Should You Repair or Replace a Well Pump?

December 20, 2021

Many Americans rely on well water for their household or business use. When you live too far away from municipal water supplies, you’ll need one (or more) well-maintained wells to supply water for drinking, bathing, cooking and more.

Owning a well means you’ll inevitably have to make the choice at some point between well pump repair and replacement. Like any piece of machinery, your well pump has a finite lifespan. Proper maintenance ensures it lasts longer, but sometimes necessary repairs are more expensive than it would be to replace the pump altogether.

Here’s what you need to know about well pump repair, and when it’s time to call it a day.

Signs your pump needs repair or replacement

Here are some of the top signs that your well pump is malfunctioning:

  • Your water is dirty: If your well water smells like rotten eggs or looks dirty, your well pump might be in need of attention. It may be broken, or the water level might be so low that the pump is drawing up sand and silt. However, there are other potential causes which might contribute to these problems. For instance, heavy rains can wash sediment into a well. Your water pipes may be broken, or there could be a septic system leak. If you encounter dirty, foul-smelling water, have a well contractor come look at your pump before you decide on replacement.
  • There’s little or no water pressure: A lack of water and water pressure can be caused by a few different things. First, your pump may be dead or simply not getting power—check to make sure the fuses haven’t blown. If the pump seems to be powered on, you might also have a problem with the pressure tank, plumbing or other components. Call your contractor to find the source of the problem.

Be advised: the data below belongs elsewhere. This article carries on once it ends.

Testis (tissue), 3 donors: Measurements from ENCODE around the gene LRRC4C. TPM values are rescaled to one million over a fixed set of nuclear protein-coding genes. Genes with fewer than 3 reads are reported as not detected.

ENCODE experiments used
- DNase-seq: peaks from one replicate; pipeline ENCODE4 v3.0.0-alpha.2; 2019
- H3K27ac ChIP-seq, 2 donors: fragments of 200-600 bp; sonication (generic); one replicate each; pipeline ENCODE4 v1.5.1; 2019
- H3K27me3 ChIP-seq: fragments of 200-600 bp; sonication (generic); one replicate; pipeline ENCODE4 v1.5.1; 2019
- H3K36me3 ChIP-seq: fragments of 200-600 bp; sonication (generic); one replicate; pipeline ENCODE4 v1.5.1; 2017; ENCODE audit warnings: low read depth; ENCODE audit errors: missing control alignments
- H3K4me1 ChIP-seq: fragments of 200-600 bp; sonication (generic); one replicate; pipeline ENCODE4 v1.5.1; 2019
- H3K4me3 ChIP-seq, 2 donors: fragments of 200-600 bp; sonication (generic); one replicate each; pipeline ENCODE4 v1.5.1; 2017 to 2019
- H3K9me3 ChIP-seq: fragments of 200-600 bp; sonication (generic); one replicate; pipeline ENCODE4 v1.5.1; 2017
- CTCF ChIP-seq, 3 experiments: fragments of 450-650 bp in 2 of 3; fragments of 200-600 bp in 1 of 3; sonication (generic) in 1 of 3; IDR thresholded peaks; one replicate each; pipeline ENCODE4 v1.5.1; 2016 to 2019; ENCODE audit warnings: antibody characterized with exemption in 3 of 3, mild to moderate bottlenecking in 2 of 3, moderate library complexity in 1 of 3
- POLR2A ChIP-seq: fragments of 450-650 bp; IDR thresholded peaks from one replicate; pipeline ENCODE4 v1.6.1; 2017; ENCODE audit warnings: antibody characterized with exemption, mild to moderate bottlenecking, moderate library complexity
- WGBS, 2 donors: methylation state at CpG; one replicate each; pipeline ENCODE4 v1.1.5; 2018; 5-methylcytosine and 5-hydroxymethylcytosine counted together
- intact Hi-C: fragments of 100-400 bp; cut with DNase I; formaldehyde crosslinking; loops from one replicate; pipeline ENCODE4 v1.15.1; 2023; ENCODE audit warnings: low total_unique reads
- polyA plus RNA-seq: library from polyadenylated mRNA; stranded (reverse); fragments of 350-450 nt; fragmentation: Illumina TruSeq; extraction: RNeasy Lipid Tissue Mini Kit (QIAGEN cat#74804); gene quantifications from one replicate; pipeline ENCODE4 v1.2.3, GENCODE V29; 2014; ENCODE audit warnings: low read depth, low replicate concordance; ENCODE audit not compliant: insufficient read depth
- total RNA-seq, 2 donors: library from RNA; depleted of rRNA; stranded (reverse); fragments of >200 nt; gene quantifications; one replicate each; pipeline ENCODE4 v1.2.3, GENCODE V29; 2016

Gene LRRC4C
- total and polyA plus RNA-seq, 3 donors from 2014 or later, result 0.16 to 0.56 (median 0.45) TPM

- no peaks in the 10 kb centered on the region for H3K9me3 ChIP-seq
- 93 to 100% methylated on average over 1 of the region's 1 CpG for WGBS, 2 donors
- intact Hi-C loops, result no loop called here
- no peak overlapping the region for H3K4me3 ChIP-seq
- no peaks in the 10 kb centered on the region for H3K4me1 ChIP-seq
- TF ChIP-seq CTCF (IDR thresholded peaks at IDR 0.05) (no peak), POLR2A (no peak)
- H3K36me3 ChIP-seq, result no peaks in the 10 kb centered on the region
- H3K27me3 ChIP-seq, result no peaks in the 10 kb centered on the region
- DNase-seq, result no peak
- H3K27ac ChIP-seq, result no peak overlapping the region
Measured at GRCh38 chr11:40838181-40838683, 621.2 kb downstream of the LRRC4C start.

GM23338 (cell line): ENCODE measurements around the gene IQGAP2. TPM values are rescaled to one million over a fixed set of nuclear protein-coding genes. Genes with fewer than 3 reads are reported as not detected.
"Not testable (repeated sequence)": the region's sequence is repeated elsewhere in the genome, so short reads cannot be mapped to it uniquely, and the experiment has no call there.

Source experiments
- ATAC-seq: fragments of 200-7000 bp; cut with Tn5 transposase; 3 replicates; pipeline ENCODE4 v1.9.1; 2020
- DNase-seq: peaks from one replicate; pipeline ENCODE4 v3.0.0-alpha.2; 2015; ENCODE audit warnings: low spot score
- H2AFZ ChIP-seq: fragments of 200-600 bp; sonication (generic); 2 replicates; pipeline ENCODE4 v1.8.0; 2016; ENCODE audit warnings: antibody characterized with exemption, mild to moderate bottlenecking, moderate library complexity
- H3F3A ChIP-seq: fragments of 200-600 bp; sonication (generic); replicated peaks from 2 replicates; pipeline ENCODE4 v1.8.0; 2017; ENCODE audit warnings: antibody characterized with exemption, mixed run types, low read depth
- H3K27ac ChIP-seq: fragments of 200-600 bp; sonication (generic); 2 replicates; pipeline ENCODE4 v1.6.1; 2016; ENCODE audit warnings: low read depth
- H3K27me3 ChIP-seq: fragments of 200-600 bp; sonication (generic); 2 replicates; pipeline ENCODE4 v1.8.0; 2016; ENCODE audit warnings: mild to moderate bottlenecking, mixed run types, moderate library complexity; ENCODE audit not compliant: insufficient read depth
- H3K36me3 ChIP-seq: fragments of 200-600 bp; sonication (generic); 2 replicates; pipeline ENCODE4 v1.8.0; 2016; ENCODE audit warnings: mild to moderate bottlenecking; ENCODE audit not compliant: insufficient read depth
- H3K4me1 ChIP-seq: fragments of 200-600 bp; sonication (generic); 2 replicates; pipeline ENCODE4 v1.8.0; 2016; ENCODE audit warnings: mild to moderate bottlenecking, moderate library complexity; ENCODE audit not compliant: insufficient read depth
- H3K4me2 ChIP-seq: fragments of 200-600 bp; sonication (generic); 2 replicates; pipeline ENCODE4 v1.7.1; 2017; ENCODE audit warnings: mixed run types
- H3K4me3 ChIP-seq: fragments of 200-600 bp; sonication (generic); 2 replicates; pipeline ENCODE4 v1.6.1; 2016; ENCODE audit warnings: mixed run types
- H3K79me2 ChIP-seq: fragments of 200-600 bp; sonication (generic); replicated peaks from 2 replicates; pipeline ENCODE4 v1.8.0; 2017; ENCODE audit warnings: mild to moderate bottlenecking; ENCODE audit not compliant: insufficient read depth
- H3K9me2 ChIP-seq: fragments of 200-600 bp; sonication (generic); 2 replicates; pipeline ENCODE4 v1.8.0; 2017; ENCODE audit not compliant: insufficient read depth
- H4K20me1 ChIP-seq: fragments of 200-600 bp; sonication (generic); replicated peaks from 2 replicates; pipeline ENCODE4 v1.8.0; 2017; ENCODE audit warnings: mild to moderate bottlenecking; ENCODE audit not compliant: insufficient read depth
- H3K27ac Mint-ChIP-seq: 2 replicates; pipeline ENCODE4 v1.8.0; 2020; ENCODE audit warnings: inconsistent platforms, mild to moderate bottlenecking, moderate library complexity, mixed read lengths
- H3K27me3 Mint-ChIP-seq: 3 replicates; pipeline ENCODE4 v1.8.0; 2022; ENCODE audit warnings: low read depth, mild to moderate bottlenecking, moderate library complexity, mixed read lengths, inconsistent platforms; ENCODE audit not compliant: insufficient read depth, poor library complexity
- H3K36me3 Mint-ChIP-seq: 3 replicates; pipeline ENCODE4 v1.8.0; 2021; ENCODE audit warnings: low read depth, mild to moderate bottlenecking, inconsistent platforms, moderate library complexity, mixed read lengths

• Your pump runs constantly: Well pumps should pull up enough water to fill up the pressure tank, then shut off. This ensures you have plenty of pressurized water whenever you turn on the tap. However, a constantly running pump is a bad sign. The pump is more likely to wear out faster when it’s always running. It may already be beyond repair.
  • Sputtering water: Sputtering water is a sign that air has gotten into your water lines and plumbing somehow. This could be due to cracks in lines and pipes or low water levels, but it’s also possible your pump may be to blame.
  • Regular malfunctions: When your pump regularly malfunctions, it’s time to start thinking about replacement. Eventually, you’ll spend more on well pump repair costs than you would to replace the pump.
  • Your pump is old: Finally, if your well pump is old, there might not be any point to repairs. Pumps last an average of 10 to 15 years. If yours is a decade old or more, it’s time to consider replacement.

When you need fast, affordable well pump repair, reach out to the team at Action Electric Motor & Pump Repair. We’ll make sure you always have clean running water, whether you need repair or replacement.

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